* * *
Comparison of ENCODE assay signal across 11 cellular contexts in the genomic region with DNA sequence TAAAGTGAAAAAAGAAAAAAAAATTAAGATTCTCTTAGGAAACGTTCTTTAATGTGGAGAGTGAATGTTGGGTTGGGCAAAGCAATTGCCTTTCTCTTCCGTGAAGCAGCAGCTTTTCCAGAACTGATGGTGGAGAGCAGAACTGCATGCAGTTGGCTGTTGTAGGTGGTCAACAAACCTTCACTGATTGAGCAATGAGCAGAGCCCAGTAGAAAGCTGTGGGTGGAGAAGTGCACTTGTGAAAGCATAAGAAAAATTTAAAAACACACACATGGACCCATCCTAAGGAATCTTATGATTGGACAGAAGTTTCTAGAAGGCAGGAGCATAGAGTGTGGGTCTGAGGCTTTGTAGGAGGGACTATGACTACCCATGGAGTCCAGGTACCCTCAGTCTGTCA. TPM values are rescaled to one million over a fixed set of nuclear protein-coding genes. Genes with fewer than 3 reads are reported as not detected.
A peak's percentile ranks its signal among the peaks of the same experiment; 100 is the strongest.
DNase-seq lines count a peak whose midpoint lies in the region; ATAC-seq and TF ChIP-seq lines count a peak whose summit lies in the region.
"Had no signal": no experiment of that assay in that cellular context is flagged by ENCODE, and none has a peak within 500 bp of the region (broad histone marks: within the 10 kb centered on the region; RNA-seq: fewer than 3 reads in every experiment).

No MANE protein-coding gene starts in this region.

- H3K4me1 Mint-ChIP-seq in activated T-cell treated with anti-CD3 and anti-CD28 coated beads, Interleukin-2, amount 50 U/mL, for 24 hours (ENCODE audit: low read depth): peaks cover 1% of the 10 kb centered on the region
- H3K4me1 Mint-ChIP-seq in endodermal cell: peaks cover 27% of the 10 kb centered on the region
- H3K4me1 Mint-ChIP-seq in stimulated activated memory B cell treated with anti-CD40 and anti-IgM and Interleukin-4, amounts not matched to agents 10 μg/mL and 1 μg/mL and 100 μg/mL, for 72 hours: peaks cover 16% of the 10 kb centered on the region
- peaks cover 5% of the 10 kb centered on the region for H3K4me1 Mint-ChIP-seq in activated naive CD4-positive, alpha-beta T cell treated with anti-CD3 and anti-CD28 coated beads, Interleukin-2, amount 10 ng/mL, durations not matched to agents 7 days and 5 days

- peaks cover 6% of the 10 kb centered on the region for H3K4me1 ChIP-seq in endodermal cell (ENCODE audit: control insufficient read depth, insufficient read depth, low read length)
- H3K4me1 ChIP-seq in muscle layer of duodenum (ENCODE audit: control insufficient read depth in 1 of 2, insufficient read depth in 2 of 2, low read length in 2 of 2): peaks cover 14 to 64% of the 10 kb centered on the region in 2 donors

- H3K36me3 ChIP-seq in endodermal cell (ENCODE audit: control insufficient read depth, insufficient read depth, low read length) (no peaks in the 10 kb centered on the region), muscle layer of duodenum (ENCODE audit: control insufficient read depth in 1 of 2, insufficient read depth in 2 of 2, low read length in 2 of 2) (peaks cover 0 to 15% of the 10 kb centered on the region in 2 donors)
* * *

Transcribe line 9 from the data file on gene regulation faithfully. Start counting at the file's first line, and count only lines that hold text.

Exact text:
- peaks cover 5% of the 10 kb centered on the region for H3K4me1 Mint-ChIP-seq in activated naive CD4-positive, alpha-beta T cell treated with anti-CD3 and anti-CD28 coated beads, Interleukin-2, amount 10 ng/mL, durations not matched to agents 7 days and 5 days